Here in our file system, we can leave the defaults if we want to. You can choose NTFS if we feel like it. We'll go ahead and format the actual drive that we're creating right now. Then we can go on "Next" and cancel out of that wizard because it's starting over again.
What do we do now? Great, we created this encrypted volume. Let's actually mount this volume now.
We go ahead and click on "Select File," and select the actual file that we created on our desktop called "encryptedvolume." Go ahead and click on "Mount." It asks us for the password. We press "OK" and now it's actually mounted. If we go into your "My Computer," you'll see you that have your DVD drive, you have your local disk, and you have this new 100 MB volume that you actually created. Nothing's in it right now, but it's encrypted. If we threw a document in that, then unmounted that drive, nothing would be able to basically get into to that drive without our passphrase. We can see now, we dragged a file in there and off we go, no big deal. We'll dismount that actual volume.
Let's go ahead and create a new one. If we "Create Volume" now, we're going to "Create an encrypted file container" again. In this case, we're going to choose "Hidden TrueCrypt volume." We're going to choose either "Normal mode" or "Direct mode." Normal mode: Wizard will help you create a normal TrueCrypt volume, and then a hidden one within it. We already have an encrypted volume that we just create, the 100 MB one we just showed you, so we can go ahead and choose "Direct mode," which basically means we want to create a hidden volume within our actual encrypted volume that we created already.What this actually shows you is, it's one of those scenarios if someone has a gun to your head and says, "Decrypt your actual drive, I want all of your sensitive data," you can decrypt the drive and they wouldn't be able to decrypt the volume. They wouldn't be able to see that you have a hidden volume within that actual encrypted volume that actually stores your private information. I know it's an exaggerated example, but it is an example, and I'm sure you can understand where and why you'd use it in some cases.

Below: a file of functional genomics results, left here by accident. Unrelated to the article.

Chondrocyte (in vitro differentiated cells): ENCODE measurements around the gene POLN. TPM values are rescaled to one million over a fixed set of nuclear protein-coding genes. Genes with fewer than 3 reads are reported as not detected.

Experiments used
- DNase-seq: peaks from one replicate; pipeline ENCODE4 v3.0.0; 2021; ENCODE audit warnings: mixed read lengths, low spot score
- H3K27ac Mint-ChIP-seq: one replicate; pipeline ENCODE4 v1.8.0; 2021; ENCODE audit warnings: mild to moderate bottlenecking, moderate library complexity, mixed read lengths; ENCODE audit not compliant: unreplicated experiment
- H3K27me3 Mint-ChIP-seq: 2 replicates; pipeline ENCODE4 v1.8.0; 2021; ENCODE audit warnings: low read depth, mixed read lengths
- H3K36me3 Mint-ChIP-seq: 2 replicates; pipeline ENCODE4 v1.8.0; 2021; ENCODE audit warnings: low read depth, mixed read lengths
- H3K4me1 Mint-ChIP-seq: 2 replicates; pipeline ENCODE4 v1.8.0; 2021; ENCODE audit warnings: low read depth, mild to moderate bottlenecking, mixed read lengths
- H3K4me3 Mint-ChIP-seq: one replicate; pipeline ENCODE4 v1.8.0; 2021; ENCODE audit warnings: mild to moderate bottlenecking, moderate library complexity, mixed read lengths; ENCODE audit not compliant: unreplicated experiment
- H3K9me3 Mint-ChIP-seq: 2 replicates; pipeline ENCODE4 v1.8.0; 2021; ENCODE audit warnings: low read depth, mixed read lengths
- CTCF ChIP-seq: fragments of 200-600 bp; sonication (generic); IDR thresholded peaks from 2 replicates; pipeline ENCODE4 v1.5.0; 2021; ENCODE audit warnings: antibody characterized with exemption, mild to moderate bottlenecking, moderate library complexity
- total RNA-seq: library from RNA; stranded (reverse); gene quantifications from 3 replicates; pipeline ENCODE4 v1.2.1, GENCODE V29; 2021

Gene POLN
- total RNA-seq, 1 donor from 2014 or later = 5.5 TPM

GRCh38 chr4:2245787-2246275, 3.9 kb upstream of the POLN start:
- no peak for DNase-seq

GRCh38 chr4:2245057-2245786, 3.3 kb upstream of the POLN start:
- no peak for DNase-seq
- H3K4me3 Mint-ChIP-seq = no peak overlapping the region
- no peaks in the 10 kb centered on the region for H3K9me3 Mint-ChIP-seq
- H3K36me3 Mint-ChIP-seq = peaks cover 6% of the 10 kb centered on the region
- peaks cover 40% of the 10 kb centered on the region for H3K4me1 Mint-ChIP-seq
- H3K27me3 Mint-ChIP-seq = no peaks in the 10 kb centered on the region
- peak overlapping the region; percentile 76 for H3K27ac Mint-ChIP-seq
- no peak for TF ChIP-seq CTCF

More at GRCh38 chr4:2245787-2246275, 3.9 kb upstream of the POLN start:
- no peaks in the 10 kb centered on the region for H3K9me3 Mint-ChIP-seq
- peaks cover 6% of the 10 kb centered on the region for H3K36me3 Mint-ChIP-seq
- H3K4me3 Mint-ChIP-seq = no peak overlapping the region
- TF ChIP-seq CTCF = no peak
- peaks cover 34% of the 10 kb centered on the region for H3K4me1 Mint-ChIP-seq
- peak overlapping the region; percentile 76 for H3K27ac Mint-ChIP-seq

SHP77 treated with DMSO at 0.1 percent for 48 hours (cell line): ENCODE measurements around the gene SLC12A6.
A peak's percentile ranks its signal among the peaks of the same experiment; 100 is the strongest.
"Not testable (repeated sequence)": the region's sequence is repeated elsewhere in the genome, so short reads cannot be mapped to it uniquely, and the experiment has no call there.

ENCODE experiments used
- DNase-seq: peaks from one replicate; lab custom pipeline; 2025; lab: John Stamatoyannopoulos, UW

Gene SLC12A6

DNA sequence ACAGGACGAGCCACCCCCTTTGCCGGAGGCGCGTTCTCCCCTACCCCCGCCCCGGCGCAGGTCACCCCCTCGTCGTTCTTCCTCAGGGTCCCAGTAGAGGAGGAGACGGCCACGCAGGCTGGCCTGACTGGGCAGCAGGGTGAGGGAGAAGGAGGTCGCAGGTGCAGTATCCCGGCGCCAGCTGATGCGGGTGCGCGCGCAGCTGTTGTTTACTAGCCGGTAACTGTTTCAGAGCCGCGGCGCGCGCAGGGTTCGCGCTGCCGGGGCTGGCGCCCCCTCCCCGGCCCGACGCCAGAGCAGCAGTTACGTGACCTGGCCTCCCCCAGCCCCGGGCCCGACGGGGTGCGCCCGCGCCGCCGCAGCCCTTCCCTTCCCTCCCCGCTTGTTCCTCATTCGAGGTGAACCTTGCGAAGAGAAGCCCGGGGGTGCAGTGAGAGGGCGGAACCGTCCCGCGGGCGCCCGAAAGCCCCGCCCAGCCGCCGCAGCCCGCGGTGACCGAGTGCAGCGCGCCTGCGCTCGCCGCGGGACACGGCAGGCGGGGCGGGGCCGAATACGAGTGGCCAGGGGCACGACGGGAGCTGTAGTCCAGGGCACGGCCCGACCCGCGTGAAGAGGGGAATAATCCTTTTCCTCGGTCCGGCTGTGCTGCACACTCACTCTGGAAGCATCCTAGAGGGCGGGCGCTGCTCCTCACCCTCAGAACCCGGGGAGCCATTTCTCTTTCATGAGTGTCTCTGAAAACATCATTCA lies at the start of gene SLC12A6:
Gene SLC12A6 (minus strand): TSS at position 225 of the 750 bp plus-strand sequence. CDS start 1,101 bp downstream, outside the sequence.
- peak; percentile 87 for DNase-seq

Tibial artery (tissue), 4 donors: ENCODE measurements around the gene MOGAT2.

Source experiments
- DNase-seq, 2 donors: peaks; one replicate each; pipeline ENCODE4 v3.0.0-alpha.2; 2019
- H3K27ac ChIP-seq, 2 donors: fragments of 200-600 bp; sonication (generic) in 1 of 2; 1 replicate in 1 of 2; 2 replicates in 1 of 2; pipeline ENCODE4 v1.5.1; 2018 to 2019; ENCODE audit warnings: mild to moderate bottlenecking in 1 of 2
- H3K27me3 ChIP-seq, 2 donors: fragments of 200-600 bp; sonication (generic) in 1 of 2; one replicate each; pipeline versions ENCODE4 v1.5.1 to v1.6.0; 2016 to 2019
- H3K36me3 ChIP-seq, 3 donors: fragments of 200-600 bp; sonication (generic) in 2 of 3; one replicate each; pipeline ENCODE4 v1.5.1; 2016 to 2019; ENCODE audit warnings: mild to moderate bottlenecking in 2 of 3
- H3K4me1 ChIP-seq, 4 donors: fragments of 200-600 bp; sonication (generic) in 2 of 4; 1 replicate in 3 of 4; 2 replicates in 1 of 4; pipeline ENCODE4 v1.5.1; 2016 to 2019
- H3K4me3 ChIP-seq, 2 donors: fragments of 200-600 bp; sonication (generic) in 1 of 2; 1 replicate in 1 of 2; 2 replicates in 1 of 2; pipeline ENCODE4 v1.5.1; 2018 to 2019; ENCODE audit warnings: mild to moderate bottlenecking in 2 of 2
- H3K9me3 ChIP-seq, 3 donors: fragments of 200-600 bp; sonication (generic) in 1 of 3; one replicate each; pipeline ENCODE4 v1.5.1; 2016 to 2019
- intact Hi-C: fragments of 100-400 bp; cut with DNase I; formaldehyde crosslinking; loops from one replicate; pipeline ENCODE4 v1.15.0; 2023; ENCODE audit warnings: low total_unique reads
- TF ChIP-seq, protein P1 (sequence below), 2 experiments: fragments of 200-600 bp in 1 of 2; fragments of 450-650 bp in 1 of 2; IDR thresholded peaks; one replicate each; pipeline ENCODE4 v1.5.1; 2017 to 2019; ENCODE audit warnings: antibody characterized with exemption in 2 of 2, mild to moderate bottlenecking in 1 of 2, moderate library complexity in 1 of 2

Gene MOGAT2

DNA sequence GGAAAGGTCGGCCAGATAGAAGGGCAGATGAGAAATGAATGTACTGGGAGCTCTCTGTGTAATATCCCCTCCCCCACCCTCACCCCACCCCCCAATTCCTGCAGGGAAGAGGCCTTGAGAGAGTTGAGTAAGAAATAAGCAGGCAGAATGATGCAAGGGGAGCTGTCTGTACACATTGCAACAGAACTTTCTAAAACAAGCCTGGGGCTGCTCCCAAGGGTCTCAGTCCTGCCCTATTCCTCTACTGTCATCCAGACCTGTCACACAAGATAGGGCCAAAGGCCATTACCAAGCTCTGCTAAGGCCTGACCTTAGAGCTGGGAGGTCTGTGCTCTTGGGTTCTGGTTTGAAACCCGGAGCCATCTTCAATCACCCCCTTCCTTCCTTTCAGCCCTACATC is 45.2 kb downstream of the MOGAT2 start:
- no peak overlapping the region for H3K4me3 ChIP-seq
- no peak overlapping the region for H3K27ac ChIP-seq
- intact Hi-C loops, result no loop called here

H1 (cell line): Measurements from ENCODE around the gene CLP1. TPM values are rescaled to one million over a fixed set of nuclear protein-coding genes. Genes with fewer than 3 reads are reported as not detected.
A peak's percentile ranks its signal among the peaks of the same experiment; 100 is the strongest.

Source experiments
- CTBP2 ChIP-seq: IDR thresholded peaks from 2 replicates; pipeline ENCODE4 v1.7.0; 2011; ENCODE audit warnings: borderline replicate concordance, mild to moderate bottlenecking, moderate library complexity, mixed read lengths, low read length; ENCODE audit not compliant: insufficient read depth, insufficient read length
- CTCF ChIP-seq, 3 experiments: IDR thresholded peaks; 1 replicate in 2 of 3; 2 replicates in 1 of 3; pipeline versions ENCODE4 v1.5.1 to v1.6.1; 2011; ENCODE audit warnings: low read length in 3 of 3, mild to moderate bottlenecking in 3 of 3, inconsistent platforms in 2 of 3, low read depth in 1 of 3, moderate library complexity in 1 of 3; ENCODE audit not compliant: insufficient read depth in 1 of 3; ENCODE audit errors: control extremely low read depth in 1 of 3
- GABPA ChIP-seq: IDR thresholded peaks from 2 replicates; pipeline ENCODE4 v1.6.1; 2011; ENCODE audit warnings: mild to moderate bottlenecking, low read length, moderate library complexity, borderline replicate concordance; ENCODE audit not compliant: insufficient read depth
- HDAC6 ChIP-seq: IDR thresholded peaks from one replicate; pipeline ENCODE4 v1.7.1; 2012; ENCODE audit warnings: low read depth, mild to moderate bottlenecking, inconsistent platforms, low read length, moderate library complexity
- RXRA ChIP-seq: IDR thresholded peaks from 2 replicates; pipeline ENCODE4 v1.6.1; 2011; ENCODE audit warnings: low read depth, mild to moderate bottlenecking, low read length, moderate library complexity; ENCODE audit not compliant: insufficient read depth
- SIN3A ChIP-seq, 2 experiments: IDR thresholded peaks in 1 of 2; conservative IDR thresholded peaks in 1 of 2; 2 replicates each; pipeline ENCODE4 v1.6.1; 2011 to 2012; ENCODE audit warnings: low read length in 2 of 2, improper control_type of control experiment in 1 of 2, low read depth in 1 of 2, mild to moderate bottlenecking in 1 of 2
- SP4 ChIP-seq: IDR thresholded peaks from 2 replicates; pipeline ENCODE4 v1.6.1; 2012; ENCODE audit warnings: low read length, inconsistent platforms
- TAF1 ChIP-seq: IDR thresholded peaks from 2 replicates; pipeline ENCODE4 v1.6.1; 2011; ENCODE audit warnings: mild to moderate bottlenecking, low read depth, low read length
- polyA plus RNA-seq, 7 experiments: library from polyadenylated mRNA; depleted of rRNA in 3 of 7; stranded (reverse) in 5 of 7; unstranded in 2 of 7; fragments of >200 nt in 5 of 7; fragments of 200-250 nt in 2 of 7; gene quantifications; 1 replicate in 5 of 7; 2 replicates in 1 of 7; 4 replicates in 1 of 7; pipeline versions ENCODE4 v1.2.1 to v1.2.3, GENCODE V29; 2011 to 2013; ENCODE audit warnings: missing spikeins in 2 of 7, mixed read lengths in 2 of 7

Let's go ahead. We're going to give our encrypted volume a password, again, another short password that it's going to complain about, but that's OK.We'll go ahead and click on "Next" for our hidden volume. We're going to use our default algorithms from an encryption and hash perspective. Again, you have the same choices. We'll go ahead and click on "Next." This volume, you can see because we chose the actual encrypted volume that we have, the maximum possible hidden volume size for this volume is 99 or 100 MB; the one we just created. In here now, we're going to say 50 MB of that actual encrypted file, or volume that we created, is going to be used for our hidden volume. Again, password, complaining; that's all great. We'll go ahead and click on "Format," and then it gives us a warning message, or a message, that says "The hidden TrueCrypt volume has been successfully created and is ready for use," and so on. Go ahead and press "OK" to that, or press "Next" and "Cancel." We'll go ahead and mount our drive again. We mount that with our password; there we go. If you actually get into that specific volume, you'll notice that you won't be able to see the hidden volume within the actual volume if you look at the partition that you just created.
In wrapping up, what is TrueCrypt? Open source disk encryption, amazing piece of software that I can't believe 'til this day is offered for free. I use it; many security professionals that I know use it. It's fantastic. The cool part is it's available for Windows, Linux, and OS X, which is really nice. Utilized, again, by thousands of people around the world, and it's 100% free.
The biggest thing is, if you have sensitive data, you need to protect it and you don't have the budget to buy disk encryption; TrueCrypt is probably the better way to go, at least that I've seen out there.
That's pretty much it. Thanks very much. Again, it's Peter Giannoulis, TheAcademyPro.com. We want to thank you for coming out again to this month's SearchSecurity.com screencast. We'll definitely see you guys next month. Take it easy.
About the author
Peter Giannoulis, GSEC, GCIH, GCIA, GCFA, GCFW, GREM, CISSP, is an information security consultant in Toronto, Ontario. He currently maintains The Academy Pro, which provides streaming video for enterprises and consumers on how to configure and troubleshoot many of today's top security products. He also serves as a technical director for GIAC.